UPDATED 15:06 EST / JANUARY 05 2015

Round-up: Open source technologies are key to the growth of Internet of Things

robot robotic hand gold AI artificial intelligence connected internet of things wiredToday, there are numerous products that allow the exchange of information on the Internet, but there is little real interoperability. Companies that make fact-based device platforms and proprietary applications may be stifling the creation of a complete ecosystem.

The Linux Foundation believes that the objective of a full ecosystem within the Internet of Things can only be achieved by developing an open source framework.

Last December, The Linux Foundation announced the formation of AllSeen Alliance, a consortium created to encourage the adoption of common standards to be used in the development of devices and services for Internet of Things (IoT).

To best forward this mission the AllSeen Alliance includes manufacturers of devices (smartphones, tablets, routers, smart TVs, appliances, set-top boxes, etc.), Service providers, retailers and chipmakers. The main members are Haier, LG Electronics, Panasonic, Qualcomm, Sharp, Silicon Image and TP-LINK. The members are secondary Canary, Cisco, D-Link, doubleTwist, Fon, Harman, HTC, LeTV, LIFX, Lite-on, Moxtreme, Musaic, Sears Brands Management Corporation, Sproutling, The Sprosty Network, Weaved and Wilocity. AT&T Digital Life, Affinegy, Gowex, iControl Networks, Kii, Muzzley, Patavina Technologies, 2lementry, Tuxera and Vestel Group, since then joined the initiative.

Open source initiatives

The software framework will enable any device to locate other devices, automatically make a connection and start sharing data, regardless of the brand, from the standard of communication and operating system.

In the house of the future, the LG refrigerator will send an SMS to a HTC smartphone, Haier dishwasher can talk with the Sharp TV. The initial release of AllSeen Alliance will be based on the Qualcomm AllJoyn framework that allows devices, services and applications to communicate via a WiFi connection, Ethernet, Powerline or other standards. The framework is compatible with major platforms, including Linux, Windows, OS X, Android and iOS. LG has already announced that support for AllJoyn will be integrated into the smart TV sales in 2014. AllJoyn is written in C++, and provides multiple language bindings and complete implementations across various operating systems and chipsets.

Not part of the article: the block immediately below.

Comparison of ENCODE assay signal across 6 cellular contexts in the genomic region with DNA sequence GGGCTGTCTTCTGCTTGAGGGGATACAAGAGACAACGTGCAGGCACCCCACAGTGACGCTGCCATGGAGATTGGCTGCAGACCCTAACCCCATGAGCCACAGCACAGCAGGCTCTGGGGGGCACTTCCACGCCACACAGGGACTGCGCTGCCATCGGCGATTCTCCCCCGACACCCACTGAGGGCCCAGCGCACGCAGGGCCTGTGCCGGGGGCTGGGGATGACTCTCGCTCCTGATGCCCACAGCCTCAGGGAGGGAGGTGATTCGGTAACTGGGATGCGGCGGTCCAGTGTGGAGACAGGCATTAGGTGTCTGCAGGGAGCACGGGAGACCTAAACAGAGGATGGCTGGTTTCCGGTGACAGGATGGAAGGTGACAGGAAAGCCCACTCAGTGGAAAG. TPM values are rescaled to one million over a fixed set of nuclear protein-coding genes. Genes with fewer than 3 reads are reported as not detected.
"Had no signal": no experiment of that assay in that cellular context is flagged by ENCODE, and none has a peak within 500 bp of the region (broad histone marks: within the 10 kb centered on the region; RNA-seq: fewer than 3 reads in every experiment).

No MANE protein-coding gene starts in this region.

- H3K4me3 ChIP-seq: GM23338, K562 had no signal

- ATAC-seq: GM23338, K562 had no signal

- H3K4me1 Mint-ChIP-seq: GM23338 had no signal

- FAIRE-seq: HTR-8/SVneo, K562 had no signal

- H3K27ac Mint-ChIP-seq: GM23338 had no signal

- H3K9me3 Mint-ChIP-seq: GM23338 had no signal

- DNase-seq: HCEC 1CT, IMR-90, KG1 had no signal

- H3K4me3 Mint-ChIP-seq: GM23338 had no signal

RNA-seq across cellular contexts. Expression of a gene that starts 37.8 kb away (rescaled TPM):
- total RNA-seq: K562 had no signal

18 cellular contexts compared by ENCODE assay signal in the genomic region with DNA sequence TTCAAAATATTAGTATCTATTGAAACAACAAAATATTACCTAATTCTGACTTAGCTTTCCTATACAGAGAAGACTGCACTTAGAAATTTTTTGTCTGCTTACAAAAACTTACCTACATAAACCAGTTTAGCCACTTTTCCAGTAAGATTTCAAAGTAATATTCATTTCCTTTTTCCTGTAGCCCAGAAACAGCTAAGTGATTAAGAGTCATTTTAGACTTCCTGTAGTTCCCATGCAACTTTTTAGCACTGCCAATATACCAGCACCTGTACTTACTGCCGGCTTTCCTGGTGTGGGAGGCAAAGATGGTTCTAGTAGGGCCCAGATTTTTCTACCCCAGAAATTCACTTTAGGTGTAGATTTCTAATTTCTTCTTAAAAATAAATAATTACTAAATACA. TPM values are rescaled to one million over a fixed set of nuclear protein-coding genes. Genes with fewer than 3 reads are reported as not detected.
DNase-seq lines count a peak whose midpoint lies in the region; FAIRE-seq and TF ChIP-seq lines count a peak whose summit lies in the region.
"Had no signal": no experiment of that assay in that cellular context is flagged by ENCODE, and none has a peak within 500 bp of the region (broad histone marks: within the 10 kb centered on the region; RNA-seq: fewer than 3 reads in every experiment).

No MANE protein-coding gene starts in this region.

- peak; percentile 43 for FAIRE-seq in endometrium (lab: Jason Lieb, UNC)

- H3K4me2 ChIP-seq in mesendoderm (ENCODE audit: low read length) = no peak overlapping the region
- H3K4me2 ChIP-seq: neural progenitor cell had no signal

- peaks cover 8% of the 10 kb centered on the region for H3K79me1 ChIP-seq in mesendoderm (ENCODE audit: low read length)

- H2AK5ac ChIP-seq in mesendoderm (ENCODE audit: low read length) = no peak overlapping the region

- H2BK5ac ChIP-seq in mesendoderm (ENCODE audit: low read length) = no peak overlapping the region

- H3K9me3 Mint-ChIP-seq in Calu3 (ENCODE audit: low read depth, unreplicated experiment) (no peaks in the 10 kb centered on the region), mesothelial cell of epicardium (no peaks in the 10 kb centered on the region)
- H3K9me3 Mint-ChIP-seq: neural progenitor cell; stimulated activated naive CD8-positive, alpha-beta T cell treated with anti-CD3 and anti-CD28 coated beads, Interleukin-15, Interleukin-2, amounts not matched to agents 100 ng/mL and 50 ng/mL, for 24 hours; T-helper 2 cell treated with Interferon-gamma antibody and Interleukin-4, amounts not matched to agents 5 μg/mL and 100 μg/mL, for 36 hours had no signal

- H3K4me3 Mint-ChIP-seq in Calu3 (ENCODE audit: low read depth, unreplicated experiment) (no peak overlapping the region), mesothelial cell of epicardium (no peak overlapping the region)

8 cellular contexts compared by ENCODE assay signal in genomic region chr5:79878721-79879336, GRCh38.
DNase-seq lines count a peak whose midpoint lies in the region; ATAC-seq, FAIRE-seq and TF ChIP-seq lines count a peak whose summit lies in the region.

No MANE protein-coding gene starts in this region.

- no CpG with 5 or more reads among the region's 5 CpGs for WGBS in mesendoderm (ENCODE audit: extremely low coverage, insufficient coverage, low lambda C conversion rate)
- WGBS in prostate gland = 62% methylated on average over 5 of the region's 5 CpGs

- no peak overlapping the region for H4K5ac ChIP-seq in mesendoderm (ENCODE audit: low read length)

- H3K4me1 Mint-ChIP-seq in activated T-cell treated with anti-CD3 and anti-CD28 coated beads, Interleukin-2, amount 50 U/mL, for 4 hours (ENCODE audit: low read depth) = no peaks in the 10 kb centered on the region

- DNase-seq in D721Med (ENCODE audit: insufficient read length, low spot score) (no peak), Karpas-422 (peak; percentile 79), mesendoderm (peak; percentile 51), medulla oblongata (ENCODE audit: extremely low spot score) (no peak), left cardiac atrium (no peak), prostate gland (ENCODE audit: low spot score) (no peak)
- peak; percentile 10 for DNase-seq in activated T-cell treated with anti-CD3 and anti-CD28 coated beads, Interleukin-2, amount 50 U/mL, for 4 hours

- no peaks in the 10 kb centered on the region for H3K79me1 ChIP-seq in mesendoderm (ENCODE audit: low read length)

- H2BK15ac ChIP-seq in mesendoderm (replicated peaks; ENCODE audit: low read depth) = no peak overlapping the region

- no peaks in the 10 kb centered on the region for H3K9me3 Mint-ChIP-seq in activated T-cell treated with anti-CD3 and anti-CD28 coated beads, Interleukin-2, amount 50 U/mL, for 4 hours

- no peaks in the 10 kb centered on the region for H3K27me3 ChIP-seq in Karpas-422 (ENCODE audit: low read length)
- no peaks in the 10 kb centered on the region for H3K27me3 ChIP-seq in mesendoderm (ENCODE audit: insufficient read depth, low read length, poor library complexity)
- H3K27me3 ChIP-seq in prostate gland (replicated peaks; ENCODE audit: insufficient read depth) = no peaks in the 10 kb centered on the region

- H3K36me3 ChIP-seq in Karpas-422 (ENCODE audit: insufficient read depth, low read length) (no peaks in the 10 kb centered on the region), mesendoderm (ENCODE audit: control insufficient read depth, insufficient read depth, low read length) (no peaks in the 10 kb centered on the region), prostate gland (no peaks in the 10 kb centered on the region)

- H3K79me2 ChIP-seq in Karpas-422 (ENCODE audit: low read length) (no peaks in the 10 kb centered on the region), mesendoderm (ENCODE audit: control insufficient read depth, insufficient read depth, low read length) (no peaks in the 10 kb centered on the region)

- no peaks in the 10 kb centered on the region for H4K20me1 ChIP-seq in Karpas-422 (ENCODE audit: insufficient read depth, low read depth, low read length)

For example, AllJoyn already includes SDKs for Android, iOS, Mac OS X, and Windows RT.

“Open source software and collaborative development have been proven to accelerate technology innovation in markets where major transformation is underway,” said Jim Zemlin, executive director at The Linux Foundation. “Nowhere is this more evident today than in the consumer, industrial and embedded industries where connected devices, systems and services are generating a new level of intelligence in the way we and our systems interact. The AllSeen Alliance represents an unprecedented opportunity to advance the Internet of Everything for both home and industry.”


Another somewhat related open source initiative is the recent creation of OpenDaylight, which is an open platform for network programmability to enable software-defined networking (SDN) and create a solid foundation for network functions virtualization (NFV) for networks at any size and scale. These network capabilities could become critical in an IoT architecture. For those needing more powerful processing, the BeagleBone Black, the Raspberry Pi, and the embed development systems are all open-source hardware devices that can serve as the basis of an IoT device.

The IOT Toolkit for RaspberryPi includes a smart object API as well as a gateway-as-a-service program. Binary images for the RaspberryPi running Ubuntu are available for instant access to the tools.

A universal open standard

Open source software and collaboration are well-known for fostering innovation. The AllSeen Alliance’s collaboration will address the immediate needs of the market while creating the necessary foundation for new opportunities. It is poised to open possibilities for interactions across devices, objects and systems and larger market opportunities for developers and manufacturers.

The framework consists of a code base of modular services that initially will enable fundamental activities such as discovery of adjacent devices, device pairing, message routing, security, user notifications, a common control panel and audio streaming. The broad adoption of a common software and services framework that will foster a dynamic ecosystem.

It is an Open Source framework that enables ad hoc systems to discover, connect and interact dynamically transparently with other nearby products regardless of brand, transport layer, platform or operating system. AllSeen is based on a Linux solution and the framework is compatible with Android, iOS, Windows, Linux, Arduino and almost everywhere. For simplicity, AllSeen is UPnP connected objects. All AllSeen object is able to be seen on the local area network automatically by AllSeen other objects.

The IoTCloud project aims to support the discovery, management, and interoperability of many types (varieties) of smart objects deployed in large quantities. Source code for the project is available on the Github. This means that AllSeen control application on a mobile or tablet will automatically connect objects and can control the functions provided by them – controlling the temperature of a thermostat, change the channel of a TV, turn on the a light bulb connected, etc. The availability of open-source materials for every link in the chain linking devices through the network to apps means that this innovation has everything it needs to realize that promise.

photo credit: Dancing Lemur via photopin cc

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